Using the COVID pause to find new business opportunities
Hi, I’m Lindsey Braciale. I’m the founder and CEO of Advocations, a company I started 11 years ago in Charlotte, North Carolina. Today we’re a scrappy team of six that works to help companies hire and retain talent with disabilities. We also work with people with disabilities that are chronically underemployed and helping them match the opportunities that make their disability either an asset or irrelevant to the job.
When COVID first hit, I was like a lot of business owners, you know, you brace for the worst and hope for the best. A hundred percent of our revenue comes from when people get jobs and when people stay employed. We had a lot of people out of work and companies that weren’t hiring anyone, let alone people with disabilities. All of our revenue streams dried up overnight because we get paid when we place somebody in a job and when they keep their job. Cash flow is critical. Cash is king for a business owner, and when I realized that it was really hard to forecast where our cash flow would be I needed to realize that we weren’t in the same business and how to see things through a different lens to find ways for us to generate revenue that may have felt out of scope in the past.
As an entrepreneur, I just got a little entrepreneurial. So I did some consulting. It was a way for us to keep cashflow coming into my business while being able to leverage the skills that I’ve built over the years. Prior to COVID, we were so busy working that the COVID pause, as I call it, allowed us the time and the breathing room to reassess what we were doing. And that was critical in our strategy during those months where there was a lot of unknowns and no companies were hiring. How to keep everybody not only busy, but productive and knowing that, when things returned, that we would be able to be in a better position to serve more people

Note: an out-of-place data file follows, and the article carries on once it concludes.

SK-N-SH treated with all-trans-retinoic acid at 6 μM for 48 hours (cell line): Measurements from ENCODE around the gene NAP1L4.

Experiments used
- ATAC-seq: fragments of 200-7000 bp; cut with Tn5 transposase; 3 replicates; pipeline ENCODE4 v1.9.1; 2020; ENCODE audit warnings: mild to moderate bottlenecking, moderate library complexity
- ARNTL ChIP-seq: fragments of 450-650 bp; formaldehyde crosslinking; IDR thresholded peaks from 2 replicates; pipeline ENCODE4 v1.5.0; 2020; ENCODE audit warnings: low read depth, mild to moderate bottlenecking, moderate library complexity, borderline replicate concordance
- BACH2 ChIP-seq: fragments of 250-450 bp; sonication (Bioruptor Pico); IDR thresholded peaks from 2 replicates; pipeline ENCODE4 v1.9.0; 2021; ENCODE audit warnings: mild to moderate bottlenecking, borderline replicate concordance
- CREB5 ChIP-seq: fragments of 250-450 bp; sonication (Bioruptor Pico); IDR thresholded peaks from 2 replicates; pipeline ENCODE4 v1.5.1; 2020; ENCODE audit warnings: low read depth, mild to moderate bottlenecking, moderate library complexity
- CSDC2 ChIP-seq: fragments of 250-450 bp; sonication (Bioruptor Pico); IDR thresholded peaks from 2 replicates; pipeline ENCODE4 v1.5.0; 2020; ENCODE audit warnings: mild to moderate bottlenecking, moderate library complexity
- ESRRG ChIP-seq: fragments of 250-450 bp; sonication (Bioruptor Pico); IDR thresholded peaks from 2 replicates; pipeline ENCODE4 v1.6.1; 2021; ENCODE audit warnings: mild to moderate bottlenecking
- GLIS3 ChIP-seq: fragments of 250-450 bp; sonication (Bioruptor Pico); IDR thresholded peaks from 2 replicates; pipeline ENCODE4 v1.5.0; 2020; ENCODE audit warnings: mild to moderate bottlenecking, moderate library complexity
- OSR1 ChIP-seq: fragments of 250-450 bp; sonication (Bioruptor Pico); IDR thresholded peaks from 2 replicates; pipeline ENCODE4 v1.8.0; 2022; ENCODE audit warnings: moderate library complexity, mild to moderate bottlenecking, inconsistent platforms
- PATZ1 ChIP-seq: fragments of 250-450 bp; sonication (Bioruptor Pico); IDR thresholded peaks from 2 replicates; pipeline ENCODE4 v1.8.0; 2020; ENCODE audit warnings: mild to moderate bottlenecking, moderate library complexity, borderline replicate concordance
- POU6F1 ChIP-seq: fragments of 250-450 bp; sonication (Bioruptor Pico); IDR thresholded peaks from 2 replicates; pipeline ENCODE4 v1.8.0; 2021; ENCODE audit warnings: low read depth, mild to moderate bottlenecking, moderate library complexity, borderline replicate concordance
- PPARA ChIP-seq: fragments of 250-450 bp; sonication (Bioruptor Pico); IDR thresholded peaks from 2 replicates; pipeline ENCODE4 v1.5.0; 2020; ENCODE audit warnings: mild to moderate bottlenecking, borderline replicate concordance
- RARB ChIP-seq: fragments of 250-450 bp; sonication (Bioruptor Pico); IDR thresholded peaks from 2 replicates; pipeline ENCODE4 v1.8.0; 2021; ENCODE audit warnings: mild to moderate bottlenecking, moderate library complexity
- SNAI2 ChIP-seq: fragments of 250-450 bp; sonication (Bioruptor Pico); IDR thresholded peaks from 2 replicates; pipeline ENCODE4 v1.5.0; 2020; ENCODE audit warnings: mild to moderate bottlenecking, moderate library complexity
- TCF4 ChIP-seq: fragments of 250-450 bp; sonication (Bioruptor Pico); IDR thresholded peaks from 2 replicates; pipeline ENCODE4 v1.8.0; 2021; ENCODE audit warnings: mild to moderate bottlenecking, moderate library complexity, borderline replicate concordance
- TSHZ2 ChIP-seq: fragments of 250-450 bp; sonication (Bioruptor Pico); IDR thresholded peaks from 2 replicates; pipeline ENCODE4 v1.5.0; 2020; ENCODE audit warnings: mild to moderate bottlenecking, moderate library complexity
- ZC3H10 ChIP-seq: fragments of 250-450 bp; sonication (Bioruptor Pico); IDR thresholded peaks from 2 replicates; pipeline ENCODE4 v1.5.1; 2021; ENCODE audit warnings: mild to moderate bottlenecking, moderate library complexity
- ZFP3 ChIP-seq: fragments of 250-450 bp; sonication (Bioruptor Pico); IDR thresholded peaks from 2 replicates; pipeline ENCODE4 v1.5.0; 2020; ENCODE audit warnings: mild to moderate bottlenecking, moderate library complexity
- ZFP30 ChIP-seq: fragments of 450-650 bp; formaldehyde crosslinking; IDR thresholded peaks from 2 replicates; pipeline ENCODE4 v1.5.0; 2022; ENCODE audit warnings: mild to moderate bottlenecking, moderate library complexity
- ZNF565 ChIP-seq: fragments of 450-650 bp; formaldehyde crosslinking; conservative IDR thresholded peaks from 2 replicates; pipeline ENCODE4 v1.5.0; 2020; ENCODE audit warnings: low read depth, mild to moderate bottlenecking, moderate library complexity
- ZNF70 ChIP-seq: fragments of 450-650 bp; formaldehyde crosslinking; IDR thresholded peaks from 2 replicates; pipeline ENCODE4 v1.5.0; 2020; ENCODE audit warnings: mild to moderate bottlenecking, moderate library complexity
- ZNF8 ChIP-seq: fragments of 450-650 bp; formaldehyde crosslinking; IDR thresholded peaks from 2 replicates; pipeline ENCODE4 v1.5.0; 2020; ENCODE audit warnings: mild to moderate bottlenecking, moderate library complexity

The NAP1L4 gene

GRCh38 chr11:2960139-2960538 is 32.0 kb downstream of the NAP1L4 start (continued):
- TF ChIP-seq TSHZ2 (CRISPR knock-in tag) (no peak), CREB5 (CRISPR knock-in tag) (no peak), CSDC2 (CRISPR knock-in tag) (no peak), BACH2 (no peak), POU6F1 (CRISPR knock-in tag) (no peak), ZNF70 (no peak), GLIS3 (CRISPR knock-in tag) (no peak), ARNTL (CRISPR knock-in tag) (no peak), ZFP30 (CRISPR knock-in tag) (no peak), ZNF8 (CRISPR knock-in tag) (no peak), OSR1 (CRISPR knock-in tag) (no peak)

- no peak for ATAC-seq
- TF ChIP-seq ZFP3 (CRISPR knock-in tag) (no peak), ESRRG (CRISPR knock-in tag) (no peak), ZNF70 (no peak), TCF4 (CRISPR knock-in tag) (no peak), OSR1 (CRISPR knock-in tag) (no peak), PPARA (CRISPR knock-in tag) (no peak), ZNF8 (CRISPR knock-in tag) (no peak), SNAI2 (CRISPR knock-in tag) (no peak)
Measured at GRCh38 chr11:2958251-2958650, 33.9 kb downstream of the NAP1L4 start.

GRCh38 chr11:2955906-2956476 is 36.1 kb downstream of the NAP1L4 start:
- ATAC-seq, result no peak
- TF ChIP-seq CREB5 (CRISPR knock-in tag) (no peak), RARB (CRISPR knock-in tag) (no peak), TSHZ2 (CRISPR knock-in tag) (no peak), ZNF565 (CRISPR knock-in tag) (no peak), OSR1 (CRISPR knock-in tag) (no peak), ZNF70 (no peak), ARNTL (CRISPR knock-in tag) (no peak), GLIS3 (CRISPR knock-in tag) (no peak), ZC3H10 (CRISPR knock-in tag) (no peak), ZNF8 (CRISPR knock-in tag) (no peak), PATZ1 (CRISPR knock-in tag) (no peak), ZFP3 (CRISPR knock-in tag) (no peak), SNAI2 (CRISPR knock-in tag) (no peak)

And what we decided to do is really focus on, you know, the job seekers and to double down on their skills to help them grow and allow them to be in a better position when companies start hiring again, that we would be able to take advantage of those opportunities.
Prior to COVID, we had to wait around for people with disabilities to find us. It was really hard to directly connect with this community, and we needed to do a lot more proactive outreach. And we worked with the Social Security Administration to allow us to start directly targeting disability beneficiaries and allow them to understand, the resources that we have available and how we can help them, get a job, keep their medical benefits, which is always a big concern and then be able just to maximize their, their income potential. And at the end of the day, give us the opportunity to serve more people.
Through the pause, because we weren’t so busy just getting the work done, we were able to use that time to rebuild processes, enhance our phone system, uh, which seems very minor, but at the end of the day, is the only way a lot of our clients were interfacing with us during this time. Now if you call Advocations, if we know who you are, you get directly routed and we connect you to who you would like to speak to rather than allowing people to get stuck in a phone tree.
It’s allowed us to be a lot more efficient in the way we communicate, but also provide a better customer experience.
The best advice I could give to other small businesses is to use this COVID pause to give yourself a little grace. To realize that we’re not in control of the timeline, but you are in control of the things that will make you stronger in the end and to focus on those things. This is the opportunity to disrupt things. So really focusing on the things that you can do now, will better prepare you for when things return more to normal.